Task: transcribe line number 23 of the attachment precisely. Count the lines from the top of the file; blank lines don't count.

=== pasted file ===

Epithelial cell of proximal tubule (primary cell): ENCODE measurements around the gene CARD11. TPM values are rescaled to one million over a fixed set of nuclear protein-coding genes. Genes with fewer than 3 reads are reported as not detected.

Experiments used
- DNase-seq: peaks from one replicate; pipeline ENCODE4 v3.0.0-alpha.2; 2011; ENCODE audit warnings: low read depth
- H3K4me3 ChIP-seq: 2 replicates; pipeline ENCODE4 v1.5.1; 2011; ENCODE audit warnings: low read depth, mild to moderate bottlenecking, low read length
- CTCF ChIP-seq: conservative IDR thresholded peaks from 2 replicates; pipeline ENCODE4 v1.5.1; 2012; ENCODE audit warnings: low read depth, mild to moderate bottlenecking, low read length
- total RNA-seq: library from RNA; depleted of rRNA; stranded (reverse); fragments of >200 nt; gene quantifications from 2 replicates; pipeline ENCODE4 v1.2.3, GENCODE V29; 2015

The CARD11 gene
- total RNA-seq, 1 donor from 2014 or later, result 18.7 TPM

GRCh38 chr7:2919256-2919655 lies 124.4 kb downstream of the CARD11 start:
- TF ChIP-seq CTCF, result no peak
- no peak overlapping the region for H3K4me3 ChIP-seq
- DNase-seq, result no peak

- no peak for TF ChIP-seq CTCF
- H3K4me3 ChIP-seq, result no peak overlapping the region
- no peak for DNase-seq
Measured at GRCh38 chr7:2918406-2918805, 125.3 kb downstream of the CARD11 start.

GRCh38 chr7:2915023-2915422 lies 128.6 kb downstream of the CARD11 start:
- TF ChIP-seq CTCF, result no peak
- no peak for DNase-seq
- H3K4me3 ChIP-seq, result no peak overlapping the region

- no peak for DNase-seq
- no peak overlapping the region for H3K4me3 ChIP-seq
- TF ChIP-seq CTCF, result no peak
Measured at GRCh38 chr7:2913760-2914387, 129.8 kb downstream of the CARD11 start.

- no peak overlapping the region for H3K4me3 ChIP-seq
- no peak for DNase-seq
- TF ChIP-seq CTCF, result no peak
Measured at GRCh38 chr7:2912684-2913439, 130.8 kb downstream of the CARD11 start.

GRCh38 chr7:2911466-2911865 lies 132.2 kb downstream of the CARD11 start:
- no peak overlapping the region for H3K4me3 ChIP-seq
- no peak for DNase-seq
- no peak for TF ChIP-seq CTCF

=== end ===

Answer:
- TF ChIP-seq CTCF, result no peak